God has given us [women] a great gift in calling us to the home. Our role is not inferior because it is “unpaid.” Our role is not of lesser importance because it isn’t out in the public sphere. When God created mankind “male and female,” He showed us that it takes both “halves” to make up the whole of humanity. That our roles differ is a cause for rejoicing and glory — not a cause for shame or depression. When both roles complement each other beautifully, we demonstrate to the world a picture of God’s divine image that is breathtaking to behold.

Quote source

Chancey, J. (2003). Jennie Chancey Responds to Titus 2 Cynics. Vision Forum Ministries. Available http://www.visionforumministries.org/sections/hotcon/ht/family/wordofgod.asp. Last accessed 7th Sep 2013.

Women working outside of the home: no blessing

After all, when St. Paul writes about widows, does he say they just need to suck it up and get out in the workforce to fend for themselves? Far from it. He calls those who will not provide for widows and orphans “infidels” who have “denied the faith” (1 Tim. 5:7). When a woman has to work outside of the home, it is not an indication of some special blessing; it is a poor reflection on her provider (if she is married) or upon the Church (if she is widowed and has no family). The Body of Christ is to take care of its own.

Quote source

Chancey, J. (2003). Jennie Chancey Responds to Titus 2 Cynics. Vision Forum Ministries. Available http://www.visionforumministries.org/sections/hotcon/ht/family/wordofgod.asp. Last accessed 7th Sep 2013.

Jennie Chancey’s exegesis defeating Andrew Sandlin’s

What truly amazes me is that Rev. Sandlin can state so confidently that the Bible does not call a woman leaving her God-given, home-based occupation for work outside the home “sin.” While he quotes the first portion of the famous Titus 2 passage, he neglects to carry it through to the final kicker: “that the word of God may not be blasphemed” (Tit. 2:5b).

I don’t know about anyone else, but my dictionary still defines blasphemy as showing “contempt or disrespect for (God, a divine being, or sacred things), esp. in speech” and uttering “profanities, curses, or impious expressions.” The Greek word used here is blasphemeo, which is used elsewhere to refer to reviling the Holy Spirit.

It is interesting to note that St. Paul uses the word in 1 Cor. 4:13 to refer to the way the world reviles Christians, calling them “the filth of the world, the offscouring of all things.”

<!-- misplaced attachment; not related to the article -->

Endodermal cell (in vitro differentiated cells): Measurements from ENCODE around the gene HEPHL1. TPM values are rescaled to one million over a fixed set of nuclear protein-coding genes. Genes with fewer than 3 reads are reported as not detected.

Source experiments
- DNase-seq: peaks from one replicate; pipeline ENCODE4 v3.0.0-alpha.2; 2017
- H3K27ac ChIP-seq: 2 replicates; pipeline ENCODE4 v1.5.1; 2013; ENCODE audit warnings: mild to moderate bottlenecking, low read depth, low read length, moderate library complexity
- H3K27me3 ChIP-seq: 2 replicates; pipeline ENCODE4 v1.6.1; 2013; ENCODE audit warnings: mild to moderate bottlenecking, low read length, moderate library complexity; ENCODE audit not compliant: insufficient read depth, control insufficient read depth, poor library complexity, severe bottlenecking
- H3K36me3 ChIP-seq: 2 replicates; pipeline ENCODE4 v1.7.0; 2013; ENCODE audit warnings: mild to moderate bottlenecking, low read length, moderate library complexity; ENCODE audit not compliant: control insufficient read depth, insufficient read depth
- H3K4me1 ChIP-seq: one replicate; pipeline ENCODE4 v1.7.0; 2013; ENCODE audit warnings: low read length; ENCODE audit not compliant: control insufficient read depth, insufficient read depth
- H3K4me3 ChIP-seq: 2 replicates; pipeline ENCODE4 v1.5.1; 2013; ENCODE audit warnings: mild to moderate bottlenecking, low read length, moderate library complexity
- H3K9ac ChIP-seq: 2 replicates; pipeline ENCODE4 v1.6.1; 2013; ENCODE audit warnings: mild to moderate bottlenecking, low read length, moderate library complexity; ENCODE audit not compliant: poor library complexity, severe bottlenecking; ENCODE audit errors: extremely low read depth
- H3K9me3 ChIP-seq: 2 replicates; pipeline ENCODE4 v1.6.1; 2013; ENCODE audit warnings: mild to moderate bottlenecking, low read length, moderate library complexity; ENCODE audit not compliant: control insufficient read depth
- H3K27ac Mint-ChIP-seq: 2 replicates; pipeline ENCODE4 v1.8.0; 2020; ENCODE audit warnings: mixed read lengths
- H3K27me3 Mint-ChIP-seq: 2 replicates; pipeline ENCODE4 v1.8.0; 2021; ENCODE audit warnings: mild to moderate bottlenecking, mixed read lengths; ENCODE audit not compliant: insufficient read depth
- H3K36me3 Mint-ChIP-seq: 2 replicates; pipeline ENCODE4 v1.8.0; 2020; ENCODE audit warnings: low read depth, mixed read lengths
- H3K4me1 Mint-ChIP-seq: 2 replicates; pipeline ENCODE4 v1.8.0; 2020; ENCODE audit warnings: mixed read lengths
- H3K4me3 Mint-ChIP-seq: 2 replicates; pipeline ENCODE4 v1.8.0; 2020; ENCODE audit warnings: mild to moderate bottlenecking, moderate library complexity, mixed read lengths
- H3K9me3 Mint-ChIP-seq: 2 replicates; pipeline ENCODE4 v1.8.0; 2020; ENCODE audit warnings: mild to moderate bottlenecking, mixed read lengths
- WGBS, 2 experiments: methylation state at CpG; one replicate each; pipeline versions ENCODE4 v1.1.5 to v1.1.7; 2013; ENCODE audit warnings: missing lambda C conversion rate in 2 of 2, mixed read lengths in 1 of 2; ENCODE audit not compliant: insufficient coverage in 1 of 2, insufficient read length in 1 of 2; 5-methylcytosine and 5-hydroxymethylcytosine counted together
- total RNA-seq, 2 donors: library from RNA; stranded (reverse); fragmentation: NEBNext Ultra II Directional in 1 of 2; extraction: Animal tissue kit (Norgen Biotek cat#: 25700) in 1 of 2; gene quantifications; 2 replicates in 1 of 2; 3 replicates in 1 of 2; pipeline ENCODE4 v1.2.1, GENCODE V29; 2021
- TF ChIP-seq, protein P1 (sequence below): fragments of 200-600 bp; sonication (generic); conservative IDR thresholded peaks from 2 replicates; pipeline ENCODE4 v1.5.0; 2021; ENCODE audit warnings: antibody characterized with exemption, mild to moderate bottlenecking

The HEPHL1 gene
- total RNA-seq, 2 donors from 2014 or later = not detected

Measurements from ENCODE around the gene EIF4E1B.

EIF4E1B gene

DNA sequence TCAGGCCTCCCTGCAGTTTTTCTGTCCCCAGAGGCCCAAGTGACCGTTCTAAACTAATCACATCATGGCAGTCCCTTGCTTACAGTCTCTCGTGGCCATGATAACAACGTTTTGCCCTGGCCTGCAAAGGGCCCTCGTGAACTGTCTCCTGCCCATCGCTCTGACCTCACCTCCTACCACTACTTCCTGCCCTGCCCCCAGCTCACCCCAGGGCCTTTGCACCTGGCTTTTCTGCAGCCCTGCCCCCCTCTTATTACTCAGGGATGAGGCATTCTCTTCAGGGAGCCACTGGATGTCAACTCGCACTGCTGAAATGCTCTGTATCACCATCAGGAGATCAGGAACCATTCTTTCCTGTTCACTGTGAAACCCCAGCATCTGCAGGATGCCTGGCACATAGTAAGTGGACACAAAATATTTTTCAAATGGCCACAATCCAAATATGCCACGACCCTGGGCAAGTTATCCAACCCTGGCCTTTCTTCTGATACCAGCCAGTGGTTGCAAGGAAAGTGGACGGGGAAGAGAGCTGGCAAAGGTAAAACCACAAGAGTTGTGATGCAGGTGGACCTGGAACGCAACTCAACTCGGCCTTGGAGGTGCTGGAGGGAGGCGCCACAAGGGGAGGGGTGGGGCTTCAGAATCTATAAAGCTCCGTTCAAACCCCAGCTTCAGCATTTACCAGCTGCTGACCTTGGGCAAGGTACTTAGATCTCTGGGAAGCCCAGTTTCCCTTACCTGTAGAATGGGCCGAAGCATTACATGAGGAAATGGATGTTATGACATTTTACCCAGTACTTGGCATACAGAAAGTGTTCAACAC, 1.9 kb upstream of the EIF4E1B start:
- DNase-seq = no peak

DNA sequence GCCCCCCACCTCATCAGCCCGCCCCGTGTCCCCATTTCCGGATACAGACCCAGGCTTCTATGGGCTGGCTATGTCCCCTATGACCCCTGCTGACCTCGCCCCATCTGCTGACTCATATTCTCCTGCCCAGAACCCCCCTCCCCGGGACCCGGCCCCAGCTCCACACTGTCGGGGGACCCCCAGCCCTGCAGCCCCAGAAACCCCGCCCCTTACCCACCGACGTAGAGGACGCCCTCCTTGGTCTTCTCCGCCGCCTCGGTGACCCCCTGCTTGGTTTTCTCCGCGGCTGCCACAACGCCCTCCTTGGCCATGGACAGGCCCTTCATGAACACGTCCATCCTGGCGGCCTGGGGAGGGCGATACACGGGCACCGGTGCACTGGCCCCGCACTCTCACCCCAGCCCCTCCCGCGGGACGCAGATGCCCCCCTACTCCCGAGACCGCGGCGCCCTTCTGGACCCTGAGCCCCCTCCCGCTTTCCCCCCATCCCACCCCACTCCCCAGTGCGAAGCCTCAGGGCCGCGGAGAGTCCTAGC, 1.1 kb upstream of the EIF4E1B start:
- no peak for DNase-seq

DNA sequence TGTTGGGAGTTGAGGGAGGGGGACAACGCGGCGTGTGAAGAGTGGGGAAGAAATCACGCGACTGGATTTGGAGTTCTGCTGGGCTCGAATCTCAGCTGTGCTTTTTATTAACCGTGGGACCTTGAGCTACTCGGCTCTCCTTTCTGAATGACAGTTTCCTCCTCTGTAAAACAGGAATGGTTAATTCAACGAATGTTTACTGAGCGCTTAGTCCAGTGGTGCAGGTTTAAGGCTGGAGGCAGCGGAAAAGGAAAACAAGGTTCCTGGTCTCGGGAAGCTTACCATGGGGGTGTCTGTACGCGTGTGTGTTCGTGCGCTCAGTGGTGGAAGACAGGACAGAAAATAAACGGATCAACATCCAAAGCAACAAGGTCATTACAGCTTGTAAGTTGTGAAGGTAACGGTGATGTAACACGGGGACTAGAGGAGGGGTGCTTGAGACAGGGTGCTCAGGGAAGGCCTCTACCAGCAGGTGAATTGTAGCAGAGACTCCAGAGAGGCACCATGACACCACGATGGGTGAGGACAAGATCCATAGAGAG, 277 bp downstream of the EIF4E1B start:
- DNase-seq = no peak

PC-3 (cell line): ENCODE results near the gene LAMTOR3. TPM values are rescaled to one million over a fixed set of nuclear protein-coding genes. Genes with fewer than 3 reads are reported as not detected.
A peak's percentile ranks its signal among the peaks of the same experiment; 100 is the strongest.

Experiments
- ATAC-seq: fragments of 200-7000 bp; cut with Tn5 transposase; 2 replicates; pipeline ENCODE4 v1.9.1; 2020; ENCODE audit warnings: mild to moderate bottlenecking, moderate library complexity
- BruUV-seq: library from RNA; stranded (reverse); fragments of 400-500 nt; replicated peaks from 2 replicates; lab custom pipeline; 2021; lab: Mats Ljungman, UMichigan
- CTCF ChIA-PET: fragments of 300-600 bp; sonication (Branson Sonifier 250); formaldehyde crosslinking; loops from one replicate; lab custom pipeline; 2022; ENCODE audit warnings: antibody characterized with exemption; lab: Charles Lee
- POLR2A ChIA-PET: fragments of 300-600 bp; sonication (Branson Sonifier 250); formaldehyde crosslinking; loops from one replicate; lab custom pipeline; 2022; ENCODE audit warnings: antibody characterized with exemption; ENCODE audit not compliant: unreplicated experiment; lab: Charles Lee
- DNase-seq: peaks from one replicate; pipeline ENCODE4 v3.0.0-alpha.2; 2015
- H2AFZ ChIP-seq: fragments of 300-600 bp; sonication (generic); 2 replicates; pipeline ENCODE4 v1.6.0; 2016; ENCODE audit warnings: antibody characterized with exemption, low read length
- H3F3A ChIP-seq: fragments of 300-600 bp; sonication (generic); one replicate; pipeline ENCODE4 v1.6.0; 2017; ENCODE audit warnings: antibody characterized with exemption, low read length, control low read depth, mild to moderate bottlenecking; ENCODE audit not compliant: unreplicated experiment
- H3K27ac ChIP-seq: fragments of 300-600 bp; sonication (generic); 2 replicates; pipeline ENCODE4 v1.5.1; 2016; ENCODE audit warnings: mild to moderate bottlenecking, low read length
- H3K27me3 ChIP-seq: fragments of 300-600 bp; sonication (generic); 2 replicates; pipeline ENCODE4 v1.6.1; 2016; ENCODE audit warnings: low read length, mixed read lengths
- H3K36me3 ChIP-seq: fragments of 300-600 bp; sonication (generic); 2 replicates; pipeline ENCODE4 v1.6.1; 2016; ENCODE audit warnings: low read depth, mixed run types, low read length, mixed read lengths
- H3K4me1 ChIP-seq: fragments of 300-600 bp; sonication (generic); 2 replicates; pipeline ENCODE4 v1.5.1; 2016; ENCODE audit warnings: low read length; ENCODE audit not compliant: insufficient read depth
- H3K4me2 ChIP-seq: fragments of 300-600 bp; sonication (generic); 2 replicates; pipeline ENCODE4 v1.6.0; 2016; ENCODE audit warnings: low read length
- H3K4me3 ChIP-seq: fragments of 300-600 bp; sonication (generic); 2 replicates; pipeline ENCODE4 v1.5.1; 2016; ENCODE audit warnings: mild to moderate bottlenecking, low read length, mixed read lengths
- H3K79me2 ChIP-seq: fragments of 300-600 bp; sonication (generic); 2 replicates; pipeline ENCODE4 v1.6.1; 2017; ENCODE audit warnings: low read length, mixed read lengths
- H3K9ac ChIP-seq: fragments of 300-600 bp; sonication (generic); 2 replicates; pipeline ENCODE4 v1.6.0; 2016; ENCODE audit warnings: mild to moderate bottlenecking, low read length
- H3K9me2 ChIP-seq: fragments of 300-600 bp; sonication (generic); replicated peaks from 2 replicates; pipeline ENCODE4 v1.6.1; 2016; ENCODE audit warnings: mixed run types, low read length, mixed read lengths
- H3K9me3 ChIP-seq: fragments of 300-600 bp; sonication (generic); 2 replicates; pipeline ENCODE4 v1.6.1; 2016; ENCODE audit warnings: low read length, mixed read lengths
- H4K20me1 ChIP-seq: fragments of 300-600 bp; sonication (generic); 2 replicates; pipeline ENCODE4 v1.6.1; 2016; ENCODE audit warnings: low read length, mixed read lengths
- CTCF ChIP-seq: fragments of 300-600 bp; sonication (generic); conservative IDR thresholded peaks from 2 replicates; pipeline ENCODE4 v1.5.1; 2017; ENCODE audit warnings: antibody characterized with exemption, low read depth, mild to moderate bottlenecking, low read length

Are Christians to blaspheme or to encourage others to blaspheme God’s Word? St. Paul writes in Col. 3:8, “But now you yourselves are to put off all these: anger, wrath, malice, blasphemy, filthy language out of your mouth.”

I think we can feel fairly confident, then, that blasphemy is sin, whether it is spoken verbally or lived before a watching world.

Quote source

Chancey, J. cited in thatmom (2007). Questions for Stacy on Being a Keeper at Home and the Roles of Women. Available http://thatmom.wordpress.com/2007/12/01/questions-for-stacy-on-being-a-keeper-at-home/. Last accessed 16th Aug 2014.

 

Parents of large families blessed and praised

My family lives in Kenya, and I can tell you from personal experience that the majority of people here still see children as an asset and a blessing. When we are out and about with our children, Kenyans greet us with high-fives, thumbs-up, and comments like, “You are so blessed!” The only sour remarks we have received are from (sadly) Westerners living in Africa. I’ve been stopped by Kenyan women who want to tell me about the constant pressure they receive to stop having children from UN health clinics and organizations like Marie Stopes (founded by a eugenicist who praised Hitler’s ideas in poetry). These women tell me children are their future and their hope, and they are hungry for affirmation of this, as the message from the West is that children cause poverty.

My two cents

This is so cool; it would be great to have a large family, and be greeted with high fives and things like that. And yes, what a sad indictment it is on westerners who carry their anti-natal (as opposed to antenatal) baggage into other countries that weren’t really looking for it to being with. This shows how the contraceptive mentality is a newfangled and relativistic notion.

If I were a filmmaker, I’d love to do a documentary on the African women and their experience in having the western contraceptive mentality imposed on them by the United Nations.

Quote source

Chancey, J. (2011). ‘Africans love children’: Nigerian engineer busts population growth propaganda. Available: http://www.ladiesagainstfeminism.com/hot-button-issues/‘africans-love-children’-nigerian-engineer-busts-population-growth-propaganda/. Last accessed 10th Oct 2013.